‘Electronic’ by Electronic is to be reissued as a limited edition white vinyl on 24 January 2020 available exclusively through Rhino.co.uk as well as on black vinyl through all other retailers. For the first time on vinyl, both versions will come with the black cover which was first used on the version of the CD released by Parlophone in 1994.
Electronic were the coming together of Bernard Sumner and Johnny Marr in 1987. This was the year of the sudden and wholly unexpected demise of The Smiths, who imploded in July after Marr left the group. Two months later, midway through a North American tour, Bernard Sumner shocked his bandmates by announcing that he planned to take time out from New Order.
Marr and Sumner had met in 1984 when Marr added guitar to Atom Rock by Quando Quango, an electro-dance track co-produced by Sumner. Marr sums up their coming together for Electronic; ‘We were two musicians who wanted to get away from the suffocating politics of the band. At the same time, it was OK for duos and DJs and non-groups to make records, and that really appealed to Bernard and me.”
The project was a joyous Venn Diagram of Sumner and Marr’s influences. Although ostensibly coming from different disciplines, the experimental dance-pop of New Order and the full-bodied jangle of The Smiths, their common interests were many: dance music, a good tune and pushing musical boundaries. At the time of release (May 1991), ‘Electronic’ was met with huge acclaim and stands up as one of the most important electronica albums of all time…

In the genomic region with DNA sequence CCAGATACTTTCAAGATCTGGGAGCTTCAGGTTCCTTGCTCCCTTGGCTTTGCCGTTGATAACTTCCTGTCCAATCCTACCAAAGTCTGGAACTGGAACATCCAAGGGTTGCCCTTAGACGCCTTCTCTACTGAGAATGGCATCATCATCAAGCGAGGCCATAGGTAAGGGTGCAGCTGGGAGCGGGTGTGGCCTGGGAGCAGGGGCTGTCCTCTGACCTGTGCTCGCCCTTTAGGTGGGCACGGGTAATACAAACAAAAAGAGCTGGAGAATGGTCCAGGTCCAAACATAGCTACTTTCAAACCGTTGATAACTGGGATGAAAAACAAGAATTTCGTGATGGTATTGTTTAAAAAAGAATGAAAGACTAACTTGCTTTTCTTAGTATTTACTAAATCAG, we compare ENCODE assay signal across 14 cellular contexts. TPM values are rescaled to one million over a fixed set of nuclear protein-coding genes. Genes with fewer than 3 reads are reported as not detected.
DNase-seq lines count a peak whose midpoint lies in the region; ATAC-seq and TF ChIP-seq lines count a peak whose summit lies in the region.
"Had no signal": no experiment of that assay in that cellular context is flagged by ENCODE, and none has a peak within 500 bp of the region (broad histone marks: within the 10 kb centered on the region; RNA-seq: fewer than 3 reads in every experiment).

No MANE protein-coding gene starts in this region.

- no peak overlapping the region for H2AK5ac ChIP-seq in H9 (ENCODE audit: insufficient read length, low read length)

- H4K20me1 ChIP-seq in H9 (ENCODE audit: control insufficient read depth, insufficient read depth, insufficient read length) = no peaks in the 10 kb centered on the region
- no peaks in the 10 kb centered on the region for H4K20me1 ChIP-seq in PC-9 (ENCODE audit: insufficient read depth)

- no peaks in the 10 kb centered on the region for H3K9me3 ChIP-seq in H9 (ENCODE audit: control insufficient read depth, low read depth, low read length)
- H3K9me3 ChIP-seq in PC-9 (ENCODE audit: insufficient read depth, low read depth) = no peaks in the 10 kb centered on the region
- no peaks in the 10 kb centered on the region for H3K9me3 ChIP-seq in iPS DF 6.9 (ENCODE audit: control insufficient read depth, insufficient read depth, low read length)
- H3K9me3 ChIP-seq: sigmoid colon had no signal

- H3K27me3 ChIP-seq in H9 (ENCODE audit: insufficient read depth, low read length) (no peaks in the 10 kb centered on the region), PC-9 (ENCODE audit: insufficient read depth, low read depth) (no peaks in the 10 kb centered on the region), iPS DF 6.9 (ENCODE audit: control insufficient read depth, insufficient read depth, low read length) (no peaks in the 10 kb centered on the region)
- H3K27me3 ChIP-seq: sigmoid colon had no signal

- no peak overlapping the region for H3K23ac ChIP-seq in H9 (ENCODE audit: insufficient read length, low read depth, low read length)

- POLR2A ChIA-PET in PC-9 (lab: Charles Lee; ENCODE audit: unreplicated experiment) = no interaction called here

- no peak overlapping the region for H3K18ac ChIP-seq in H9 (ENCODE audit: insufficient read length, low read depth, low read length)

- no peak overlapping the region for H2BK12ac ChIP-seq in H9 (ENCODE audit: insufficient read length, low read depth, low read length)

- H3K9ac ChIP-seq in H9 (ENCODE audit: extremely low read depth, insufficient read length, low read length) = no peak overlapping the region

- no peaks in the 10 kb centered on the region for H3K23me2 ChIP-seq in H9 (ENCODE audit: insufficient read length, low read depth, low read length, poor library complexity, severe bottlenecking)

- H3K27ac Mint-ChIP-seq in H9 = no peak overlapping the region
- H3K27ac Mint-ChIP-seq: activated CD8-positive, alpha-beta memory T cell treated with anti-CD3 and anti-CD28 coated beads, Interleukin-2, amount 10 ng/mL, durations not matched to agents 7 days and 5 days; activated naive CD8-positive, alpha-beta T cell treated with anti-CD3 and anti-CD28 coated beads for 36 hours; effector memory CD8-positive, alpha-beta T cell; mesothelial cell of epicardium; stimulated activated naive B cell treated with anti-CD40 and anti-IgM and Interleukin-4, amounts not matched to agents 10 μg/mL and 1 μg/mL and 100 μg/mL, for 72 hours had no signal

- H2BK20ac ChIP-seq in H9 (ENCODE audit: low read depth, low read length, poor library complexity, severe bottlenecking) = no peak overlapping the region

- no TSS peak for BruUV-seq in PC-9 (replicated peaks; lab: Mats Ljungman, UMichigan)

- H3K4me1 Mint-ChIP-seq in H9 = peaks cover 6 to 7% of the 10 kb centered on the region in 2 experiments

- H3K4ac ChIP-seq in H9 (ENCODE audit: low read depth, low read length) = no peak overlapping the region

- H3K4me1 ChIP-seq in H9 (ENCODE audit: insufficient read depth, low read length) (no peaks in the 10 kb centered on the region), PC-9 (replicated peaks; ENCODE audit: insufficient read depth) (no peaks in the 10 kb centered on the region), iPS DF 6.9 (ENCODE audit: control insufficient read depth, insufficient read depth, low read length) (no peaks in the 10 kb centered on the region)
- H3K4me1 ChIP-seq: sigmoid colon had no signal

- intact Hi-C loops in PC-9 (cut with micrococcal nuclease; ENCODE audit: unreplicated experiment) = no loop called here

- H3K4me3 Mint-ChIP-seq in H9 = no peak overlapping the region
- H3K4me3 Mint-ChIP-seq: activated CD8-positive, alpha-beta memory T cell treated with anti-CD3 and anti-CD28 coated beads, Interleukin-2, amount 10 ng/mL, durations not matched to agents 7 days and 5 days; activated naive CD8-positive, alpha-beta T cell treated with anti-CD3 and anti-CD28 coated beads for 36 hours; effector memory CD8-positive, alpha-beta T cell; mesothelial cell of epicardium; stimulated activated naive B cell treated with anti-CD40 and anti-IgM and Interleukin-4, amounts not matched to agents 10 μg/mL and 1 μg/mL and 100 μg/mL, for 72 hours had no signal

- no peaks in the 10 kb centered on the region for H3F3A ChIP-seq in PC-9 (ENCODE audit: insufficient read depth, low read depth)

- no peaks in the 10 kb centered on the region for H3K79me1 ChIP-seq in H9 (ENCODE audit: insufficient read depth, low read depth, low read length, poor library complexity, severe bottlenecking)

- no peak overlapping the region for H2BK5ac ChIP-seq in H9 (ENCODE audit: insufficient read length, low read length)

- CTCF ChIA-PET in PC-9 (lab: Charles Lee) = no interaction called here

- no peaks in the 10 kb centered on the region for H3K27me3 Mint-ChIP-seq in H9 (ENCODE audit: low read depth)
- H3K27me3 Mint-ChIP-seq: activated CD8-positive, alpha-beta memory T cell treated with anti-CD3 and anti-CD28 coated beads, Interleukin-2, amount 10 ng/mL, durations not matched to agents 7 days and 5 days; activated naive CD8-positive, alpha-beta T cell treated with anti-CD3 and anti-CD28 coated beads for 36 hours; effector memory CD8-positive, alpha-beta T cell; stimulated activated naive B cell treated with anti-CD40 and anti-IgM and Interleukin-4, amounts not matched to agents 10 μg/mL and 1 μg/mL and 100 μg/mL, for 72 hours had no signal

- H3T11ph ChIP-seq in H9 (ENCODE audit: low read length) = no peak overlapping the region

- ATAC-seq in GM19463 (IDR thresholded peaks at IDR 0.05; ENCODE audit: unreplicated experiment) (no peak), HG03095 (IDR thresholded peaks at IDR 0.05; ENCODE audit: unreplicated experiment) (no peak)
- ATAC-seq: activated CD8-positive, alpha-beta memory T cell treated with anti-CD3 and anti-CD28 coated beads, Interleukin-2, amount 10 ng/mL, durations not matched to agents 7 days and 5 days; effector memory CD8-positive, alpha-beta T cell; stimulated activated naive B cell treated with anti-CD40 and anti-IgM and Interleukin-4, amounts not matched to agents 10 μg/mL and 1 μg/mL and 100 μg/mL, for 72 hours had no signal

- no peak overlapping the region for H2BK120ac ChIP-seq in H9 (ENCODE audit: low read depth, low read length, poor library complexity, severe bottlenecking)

The Vox scoring it 10 out of 10 said: “Electronic is simply a 100 per cent pure distillation of Marr and Sumner’s respective talents. The hit single ‘Get the Message’ has it in a nutshell: it breaks no new ground; it simply achieves perfection”.
Melody Maker said: “Each song is crammed with elaborate details and merits a treatise. Very basically, we’re talking Europop, my all-time favourite genre. The overall effect is one of swirling magnificence… one of the greatest albums ever made”.
Q Magazine scoring is 5 out of 5 said: “Its strength is in conflict … The inexorable pounding of the beatbox versus the fragile sadness of Sumner’s voice and the he/she’s leaving stories; the symmetry of the synthesized or sampled sounds versus the sheer blood and bone physicality of Marr’s guitar”.
NME scoring it 8 out of 10 said: “This is a pretty 1990s sort of a record, fresh as a daisy and wearing huge new oxblood Doc Martens”
The Patience Of A Saint
Get The Message
Try All You Want
Some Distant Memory
Feel Every Beat